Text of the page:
Somehow it’s always good to know that you’re not the only one who worries yourself to a standstill about your dairy girls. We have Charolais and Limousin beefers and, while we check them regularly and keep an eye out for difficulties (like twins with one breech we had last year), generally it’s the post delivery hovering over the Jersey girls that has me a nervous wreck. They’ve both had MF now; one immediately post calving and the other out of the blue 4months into lactation. Replacing anyone would be very difficult but really, I love them dearly and am terrified of missing something that causes them suffering,

    No dairy babies due here until mid November so I’m watching your Jane eagerly. Good Luck.

    • July 25, 2014 3:10 pm

      Cassie, that’s exactly it. I’m pretty gun shy after putting Della down, she had milk fever at age 6 and I was able to keep that out of the picture with homeopathics and diligent Fresh-n-Easy. The vet treated her for milk fever, but I don’t think that was the problem. Ugh, I do not want to see Jane down, but I know that day will come at some point. This will be her first full lactation, she’s in the best shape ever, no dentition problems, no udder crud, and hopefully not over-conditioned.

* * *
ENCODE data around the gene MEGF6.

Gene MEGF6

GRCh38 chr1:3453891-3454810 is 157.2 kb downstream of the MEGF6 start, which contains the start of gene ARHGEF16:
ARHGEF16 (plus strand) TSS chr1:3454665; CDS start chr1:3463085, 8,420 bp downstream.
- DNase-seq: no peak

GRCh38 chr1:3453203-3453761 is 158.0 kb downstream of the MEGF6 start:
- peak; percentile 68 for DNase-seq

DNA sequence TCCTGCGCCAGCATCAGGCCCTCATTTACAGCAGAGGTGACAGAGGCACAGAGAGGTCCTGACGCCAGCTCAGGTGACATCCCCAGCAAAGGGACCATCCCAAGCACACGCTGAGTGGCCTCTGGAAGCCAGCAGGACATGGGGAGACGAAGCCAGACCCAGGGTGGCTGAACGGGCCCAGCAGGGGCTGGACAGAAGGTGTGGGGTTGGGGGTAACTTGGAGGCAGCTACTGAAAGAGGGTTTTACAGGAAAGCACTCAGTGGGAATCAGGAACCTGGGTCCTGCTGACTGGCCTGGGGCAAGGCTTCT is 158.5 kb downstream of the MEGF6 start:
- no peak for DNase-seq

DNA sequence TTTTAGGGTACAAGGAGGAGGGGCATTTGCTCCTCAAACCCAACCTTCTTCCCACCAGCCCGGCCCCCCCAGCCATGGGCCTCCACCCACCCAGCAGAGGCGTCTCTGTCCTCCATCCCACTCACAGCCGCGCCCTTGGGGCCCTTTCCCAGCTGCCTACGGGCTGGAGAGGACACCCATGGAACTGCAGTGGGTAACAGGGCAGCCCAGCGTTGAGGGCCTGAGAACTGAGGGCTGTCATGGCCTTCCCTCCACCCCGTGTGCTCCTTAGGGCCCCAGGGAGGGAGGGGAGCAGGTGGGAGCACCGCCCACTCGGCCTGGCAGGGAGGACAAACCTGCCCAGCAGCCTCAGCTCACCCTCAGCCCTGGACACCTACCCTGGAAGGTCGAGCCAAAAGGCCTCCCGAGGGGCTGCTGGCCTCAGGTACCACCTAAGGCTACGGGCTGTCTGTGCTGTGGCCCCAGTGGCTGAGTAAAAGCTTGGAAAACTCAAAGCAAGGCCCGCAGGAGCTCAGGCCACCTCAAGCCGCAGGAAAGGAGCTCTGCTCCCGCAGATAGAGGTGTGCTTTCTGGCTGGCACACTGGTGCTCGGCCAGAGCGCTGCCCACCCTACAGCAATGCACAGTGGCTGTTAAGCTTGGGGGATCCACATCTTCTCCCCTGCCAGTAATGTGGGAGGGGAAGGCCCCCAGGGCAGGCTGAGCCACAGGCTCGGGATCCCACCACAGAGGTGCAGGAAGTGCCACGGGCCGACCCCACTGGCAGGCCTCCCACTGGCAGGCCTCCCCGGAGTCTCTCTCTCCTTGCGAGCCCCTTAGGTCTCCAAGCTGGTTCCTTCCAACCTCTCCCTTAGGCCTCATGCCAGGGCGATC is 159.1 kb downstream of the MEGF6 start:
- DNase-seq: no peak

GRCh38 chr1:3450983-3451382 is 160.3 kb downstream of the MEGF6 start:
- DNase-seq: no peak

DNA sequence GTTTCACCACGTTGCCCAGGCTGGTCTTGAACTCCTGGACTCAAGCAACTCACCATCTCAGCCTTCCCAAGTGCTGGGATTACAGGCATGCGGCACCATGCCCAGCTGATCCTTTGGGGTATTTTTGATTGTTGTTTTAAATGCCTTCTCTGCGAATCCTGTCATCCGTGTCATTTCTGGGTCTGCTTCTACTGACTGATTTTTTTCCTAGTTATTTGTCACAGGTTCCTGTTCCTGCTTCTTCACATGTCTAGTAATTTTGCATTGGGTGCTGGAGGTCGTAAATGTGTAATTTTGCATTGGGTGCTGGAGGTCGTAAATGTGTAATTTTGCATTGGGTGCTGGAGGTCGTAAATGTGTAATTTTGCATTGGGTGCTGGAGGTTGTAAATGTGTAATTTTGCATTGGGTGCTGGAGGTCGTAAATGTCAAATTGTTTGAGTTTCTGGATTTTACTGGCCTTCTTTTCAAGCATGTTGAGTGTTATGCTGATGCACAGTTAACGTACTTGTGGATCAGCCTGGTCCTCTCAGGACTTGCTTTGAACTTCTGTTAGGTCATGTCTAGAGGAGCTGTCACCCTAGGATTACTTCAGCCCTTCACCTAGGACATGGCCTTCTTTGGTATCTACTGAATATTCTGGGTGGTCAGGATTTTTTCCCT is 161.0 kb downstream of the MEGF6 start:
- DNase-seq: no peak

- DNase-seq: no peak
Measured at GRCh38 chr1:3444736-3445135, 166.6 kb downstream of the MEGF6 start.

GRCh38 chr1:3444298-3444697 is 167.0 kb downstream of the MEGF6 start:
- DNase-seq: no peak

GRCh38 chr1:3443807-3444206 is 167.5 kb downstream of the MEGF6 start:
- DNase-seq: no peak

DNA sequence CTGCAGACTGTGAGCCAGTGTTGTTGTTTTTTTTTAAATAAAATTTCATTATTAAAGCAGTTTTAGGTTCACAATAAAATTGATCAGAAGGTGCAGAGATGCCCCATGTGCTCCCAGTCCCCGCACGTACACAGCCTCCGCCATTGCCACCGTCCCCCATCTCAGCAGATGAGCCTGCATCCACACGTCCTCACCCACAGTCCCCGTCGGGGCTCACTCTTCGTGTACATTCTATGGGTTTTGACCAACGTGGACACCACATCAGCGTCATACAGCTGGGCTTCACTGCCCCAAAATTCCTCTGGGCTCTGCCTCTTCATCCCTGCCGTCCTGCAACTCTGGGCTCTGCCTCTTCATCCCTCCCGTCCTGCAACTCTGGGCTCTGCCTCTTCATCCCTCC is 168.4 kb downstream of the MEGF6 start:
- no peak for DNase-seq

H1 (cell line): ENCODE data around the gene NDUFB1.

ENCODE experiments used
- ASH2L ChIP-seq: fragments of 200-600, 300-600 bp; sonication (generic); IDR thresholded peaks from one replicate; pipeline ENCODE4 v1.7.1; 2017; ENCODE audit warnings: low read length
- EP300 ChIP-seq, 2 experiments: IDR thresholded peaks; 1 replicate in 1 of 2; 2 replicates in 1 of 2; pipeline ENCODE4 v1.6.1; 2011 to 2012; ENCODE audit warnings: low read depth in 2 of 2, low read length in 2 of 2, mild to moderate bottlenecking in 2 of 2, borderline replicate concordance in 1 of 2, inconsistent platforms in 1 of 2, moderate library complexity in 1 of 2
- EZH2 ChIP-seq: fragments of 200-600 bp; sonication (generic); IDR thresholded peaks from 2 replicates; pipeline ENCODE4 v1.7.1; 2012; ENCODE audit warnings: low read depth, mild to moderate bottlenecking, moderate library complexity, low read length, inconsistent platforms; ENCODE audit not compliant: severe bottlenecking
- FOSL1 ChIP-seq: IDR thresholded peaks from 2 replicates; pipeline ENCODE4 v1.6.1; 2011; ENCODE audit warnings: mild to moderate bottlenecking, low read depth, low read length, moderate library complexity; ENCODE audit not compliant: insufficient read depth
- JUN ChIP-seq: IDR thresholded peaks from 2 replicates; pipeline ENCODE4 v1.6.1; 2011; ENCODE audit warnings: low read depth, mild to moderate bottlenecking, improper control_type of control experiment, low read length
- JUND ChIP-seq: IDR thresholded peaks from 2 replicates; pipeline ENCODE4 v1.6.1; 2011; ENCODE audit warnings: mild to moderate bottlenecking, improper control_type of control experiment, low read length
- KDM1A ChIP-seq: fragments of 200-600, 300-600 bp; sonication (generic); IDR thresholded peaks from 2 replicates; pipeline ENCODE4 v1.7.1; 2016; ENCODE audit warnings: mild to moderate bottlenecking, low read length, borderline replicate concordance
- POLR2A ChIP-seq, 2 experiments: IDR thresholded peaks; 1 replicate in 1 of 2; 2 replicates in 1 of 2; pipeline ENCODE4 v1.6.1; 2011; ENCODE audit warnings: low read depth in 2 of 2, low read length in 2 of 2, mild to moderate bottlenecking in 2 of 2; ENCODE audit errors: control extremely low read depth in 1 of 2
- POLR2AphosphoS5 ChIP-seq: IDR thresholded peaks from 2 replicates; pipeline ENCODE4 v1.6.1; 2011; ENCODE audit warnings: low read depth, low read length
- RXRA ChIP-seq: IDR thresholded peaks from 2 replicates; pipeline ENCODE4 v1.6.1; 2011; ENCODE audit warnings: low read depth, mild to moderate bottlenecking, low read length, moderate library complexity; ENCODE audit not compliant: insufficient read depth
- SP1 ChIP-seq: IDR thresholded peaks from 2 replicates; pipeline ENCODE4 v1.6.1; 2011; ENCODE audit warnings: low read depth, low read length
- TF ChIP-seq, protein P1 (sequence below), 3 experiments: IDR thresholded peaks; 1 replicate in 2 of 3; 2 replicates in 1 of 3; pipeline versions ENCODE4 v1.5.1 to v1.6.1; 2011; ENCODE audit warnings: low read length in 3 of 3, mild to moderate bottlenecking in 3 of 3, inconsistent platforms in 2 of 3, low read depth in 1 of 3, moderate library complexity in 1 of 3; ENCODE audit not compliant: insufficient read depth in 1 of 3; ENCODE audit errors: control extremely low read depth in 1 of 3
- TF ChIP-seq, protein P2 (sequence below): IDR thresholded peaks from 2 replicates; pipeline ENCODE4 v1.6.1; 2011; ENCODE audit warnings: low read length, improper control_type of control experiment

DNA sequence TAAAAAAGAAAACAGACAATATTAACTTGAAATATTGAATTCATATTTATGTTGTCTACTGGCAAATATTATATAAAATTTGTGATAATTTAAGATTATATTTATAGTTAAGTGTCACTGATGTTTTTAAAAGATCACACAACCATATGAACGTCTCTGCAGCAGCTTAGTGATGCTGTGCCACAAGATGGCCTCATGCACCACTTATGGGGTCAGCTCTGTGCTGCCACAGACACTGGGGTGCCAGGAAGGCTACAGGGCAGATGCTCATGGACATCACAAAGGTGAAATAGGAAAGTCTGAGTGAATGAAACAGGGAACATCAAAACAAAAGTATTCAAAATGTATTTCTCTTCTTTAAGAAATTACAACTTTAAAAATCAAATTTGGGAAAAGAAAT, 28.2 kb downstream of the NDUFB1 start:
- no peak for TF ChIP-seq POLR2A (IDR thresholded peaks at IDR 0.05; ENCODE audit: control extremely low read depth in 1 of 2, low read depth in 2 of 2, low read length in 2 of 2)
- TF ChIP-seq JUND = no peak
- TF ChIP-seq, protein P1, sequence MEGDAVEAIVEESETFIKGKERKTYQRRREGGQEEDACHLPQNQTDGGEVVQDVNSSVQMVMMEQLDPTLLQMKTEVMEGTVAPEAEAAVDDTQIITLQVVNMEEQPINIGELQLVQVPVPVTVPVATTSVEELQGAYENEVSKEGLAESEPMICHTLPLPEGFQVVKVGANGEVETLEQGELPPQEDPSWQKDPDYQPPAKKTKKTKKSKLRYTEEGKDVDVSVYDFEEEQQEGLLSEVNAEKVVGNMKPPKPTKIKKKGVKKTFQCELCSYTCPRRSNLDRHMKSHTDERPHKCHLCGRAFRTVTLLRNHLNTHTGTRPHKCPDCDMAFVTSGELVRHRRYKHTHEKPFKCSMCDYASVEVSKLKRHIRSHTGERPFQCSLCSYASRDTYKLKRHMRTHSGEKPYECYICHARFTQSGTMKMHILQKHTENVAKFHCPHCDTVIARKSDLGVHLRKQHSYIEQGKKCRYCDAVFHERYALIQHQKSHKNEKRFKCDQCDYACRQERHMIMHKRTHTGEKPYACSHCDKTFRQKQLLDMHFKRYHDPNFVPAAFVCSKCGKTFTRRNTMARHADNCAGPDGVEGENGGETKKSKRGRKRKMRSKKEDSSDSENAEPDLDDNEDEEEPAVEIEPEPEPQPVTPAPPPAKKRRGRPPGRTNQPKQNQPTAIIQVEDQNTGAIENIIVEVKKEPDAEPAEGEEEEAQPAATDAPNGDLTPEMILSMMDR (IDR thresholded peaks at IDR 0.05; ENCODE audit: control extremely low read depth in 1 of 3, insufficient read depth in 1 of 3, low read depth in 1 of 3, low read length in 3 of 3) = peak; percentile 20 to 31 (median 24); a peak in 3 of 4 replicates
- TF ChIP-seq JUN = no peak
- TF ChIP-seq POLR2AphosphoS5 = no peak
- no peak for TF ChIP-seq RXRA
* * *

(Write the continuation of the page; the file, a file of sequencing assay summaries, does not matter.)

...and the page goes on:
7. July 25, 2014 3:53 pm

    Aww so sweet!
    Hillbilly doorbell? That’s a new one on me.

  8. Bee permalink
    July 25, 2014 4:44 pm

    Nita, what do you use for homeopathics on milk fever? Maybelle had MF two years ago, but did fine this year. But, as you say, i worry…

    • July 25, 2014 5:44 pm

      Bee, I’ve had good success with Sheaffers protocol for the dry period. Alternate monthly during the dry period with Calc Phos and Mag Phos (his recommendation for Guernseys and Jerseys) That’s what I did with Della. this is in addition to minerals, kelp and salt free choice too. And then all the milk fever stuff on hand too.

      Now it’s a little easier to find the calcium paste too that isn’t caustic, but I have found the boluses opened and sprinkled on the feed are easier to administer. I still worry.

      • Bee permalink
        July 26, 2014 11:34 am

        Thanks, I’ll check that one out!

  9. Mark permalink
    July 25, 2014 5:54 pm

    Good luck with the calves!
    Jane is going to be fine, you both have been through this before!

  10. July 28, 2014 11:20 am

    “this cow grazes under the fence right after she gets into a new paddock.”

    I have one of those. The grass tastes best under the fence I guess.

  11. Anne Taliaferro permalink
    July 28, 2014 3:25 pm